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    Unfortunately, if your account has less than 10,000 followers, you can’t access this link feature, but you’re not out of options. Include the phrase “Link in bio” in your copy, and update the link to match whatever content you’re promoting.

    Highlight your stories.

    Once the 24 hours are up, all your hard work creating a story doesn’t have to go to waste. Instagram archives your expired stories within the app, which you can later use to create Highlights on your profile that can give your temporary stories a permanent home.  

    Use Highlights to tell stories about topics related to your brand, spotlight products, go behind the scenes of your brand, or whatever else you’d like to show off. And don’t be afraid to mix and match content from different stories, just make sure each highlight has a common theme.

    Daily Harvest does an excellent job of categorizing highlights that continue to drive engagement.

    By collecting their stories in a series of Highlights, like Hacks, Daily Harvest is able to create an entirely new experience for followers who may have missed it the first time around and a resource for those who want to revisit an old (but still useful) trick.

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    Another great example is NASA’s Moon Tour highlight, which features interactive, engaging, and educational content about, you guessed it, the moon.

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    What about brand guidelines?

    When a user taps through stories, they should be able to tell what content is yours without having to see your username. Various tools, including the color picker that allows you to perfectly match colors in your photos and font options that add artistic flair, make it easy for these temporary stories to match your brand.

    The Stories format creates even more FAQs about brand guidelines that you should consider. For example, what fonts will you use? Where will you place hashtags? For consistent branding in your stories, make certain your team knows the answers to all these questions.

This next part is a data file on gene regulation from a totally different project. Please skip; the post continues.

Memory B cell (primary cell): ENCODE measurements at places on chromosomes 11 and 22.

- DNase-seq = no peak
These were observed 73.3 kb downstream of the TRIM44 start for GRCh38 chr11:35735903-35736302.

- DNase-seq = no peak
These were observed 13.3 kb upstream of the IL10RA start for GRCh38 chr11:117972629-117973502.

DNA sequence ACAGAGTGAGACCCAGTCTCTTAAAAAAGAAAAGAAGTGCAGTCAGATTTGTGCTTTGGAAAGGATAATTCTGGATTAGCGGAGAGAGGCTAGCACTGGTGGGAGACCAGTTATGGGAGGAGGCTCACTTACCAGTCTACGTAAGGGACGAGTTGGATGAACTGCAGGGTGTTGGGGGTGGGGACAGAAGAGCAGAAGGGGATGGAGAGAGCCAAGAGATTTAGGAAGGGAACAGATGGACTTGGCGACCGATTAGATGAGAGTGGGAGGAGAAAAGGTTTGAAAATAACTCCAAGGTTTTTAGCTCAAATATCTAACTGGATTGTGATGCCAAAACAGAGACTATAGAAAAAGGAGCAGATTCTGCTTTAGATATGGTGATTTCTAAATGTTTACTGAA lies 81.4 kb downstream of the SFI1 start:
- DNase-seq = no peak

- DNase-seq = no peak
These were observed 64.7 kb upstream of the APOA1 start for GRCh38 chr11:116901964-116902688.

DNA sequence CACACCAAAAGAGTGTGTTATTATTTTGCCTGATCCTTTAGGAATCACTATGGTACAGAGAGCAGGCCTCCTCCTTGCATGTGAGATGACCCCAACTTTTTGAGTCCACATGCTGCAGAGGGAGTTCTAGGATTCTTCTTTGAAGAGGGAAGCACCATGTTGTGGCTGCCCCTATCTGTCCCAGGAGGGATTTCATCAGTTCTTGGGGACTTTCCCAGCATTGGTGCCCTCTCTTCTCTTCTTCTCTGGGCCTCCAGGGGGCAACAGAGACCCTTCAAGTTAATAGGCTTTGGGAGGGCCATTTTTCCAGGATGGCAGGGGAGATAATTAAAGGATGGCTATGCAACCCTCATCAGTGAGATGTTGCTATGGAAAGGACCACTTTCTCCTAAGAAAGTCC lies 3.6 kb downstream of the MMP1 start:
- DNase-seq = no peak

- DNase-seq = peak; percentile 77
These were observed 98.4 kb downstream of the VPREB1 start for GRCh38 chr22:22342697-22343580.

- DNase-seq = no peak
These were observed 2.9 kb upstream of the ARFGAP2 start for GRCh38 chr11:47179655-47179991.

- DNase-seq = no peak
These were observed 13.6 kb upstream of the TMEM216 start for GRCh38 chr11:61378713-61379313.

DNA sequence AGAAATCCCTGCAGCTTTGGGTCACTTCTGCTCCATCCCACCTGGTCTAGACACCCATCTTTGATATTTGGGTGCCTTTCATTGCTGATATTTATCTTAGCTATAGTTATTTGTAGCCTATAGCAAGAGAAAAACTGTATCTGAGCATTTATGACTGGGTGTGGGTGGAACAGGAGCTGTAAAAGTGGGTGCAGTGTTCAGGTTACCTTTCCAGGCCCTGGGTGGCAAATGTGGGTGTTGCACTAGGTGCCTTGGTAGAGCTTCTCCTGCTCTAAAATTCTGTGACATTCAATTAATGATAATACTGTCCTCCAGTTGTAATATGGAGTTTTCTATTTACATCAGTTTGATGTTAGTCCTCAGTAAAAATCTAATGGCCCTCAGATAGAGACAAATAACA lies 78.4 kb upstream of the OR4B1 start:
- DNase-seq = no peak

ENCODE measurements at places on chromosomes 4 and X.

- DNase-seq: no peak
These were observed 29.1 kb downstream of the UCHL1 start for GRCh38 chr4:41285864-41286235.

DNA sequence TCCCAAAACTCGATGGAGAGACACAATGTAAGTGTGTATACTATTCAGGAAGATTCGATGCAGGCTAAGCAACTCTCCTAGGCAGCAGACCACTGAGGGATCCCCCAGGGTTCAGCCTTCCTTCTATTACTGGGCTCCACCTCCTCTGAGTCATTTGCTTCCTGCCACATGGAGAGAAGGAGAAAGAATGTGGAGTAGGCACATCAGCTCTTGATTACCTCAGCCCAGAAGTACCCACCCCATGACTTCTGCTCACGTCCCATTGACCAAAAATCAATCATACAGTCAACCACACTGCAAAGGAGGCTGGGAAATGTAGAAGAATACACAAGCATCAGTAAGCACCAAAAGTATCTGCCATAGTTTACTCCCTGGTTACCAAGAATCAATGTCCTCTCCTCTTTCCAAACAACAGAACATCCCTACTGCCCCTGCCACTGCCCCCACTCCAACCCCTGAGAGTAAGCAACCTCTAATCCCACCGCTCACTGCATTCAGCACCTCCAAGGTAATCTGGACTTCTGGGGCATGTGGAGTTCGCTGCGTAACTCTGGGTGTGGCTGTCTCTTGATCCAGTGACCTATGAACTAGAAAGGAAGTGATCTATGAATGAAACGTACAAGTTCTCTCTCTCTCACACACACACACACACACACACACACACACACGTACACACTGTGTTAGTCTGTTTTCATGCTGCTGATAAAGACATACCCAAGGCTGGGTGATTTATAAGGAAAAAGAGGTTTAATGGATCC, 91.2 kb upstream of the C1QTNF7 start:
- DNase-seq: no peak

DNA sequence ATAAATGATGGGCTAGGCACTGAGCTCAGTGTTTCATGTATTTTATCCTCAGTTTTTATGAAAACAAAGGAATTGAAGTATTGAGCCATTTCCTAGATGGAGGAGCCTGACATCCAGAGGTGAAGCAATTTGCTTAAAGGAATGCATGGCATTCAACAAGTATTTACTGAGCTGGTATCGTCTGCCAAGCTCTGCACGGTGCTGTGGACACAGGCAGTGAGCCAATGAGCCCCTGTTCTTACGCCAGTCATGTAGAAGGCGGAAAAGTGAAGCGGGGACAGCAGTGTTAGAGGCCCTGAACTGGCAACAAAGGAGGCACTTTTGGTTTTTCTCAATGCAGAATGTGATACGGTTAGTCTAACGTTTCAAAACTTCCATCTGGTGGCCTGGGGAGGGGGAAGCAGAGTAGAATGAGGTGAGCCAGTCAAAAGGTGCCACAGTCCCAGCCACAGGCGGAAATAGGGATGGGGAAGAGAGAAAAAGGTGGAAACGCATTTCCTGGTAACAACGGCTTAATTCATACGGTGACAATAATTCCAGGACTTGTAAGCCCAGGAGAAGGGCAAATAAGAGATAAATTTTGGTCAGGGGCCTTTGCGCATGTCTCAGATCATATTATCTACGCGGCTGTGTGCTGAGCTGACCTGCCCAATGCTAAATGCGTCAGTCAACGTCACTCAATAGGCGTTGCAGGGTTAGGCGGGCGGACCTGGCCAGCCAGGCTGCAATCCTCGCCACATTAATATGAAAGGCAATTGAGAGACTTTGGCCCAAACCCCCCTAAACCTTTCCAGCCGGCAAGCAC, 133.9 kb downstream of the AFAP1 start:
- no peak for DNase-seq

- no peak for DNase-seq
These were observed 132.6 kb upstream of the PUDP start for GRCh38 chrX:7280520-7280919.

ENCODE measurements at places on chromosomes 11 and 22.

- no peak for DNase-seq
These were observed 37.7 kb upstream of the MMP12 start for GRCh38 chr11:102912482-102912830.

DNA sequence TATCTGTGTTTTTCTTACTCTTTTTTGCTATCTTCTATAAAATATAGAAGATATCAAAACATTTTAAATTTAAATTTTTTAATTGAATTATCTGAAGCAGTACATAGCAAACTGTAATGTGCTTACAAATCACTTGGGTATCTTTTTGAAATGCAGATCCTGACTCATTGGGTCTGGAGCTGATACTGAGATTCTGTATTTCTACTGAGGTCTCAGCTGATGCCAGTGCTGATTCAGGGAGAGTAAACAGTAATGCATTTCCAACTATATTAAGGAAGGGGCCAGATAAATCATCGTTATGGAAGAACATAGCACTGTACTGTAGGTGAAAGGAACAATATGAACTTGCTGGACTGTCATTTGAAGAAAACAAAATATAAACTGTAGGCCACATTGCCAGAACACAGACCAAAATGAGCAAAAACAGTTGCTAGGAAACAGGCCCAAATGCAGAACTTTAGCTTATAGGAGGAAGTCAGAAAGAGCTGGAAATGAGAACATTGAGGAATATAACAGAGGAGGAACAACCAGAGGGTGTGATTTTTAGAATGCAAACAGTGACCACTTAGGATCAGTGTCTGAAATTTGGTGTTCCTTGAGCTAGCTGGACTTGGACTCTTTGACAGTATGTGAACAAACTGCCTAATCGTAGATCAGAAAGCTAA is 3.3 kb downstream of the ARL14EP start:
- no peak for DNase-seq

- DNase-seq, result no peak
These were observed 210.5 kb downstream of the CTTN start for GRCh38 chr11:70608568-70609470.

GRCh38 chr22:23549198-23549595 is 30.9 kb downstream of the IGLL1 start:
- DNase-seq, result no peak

Do I need to build my Stories content in the Instagram app?

    Despite Instagram improving its design capabilities in the app, content creators can still find it limiting. Creating graphics, GIFs, or whatever your heart desires outside of the app gives you the freedom to take advantage of higher quality design tools and other creative opportunities.

    Bonus Tip: Instagram now allows you to upload up to 10 photos or videos at once, so those builds you worked so hard to develop outside the app can be shared quickly and easily. Plus, if you follow our recommendation to stick to brand guidelines, creating content outside of Instagram will allow you to use the exact fonts, colors, and elements that adhere to your brand’s identity.


    Users flock to Instagram for the creativity it allows and encourages, so consider this your time to get your brand’s creative juices flowing.

    Grace Rasulo

    About Grace Rasulo

    “The electric light did not come from the continuous improvement of candles.” - Oren Harari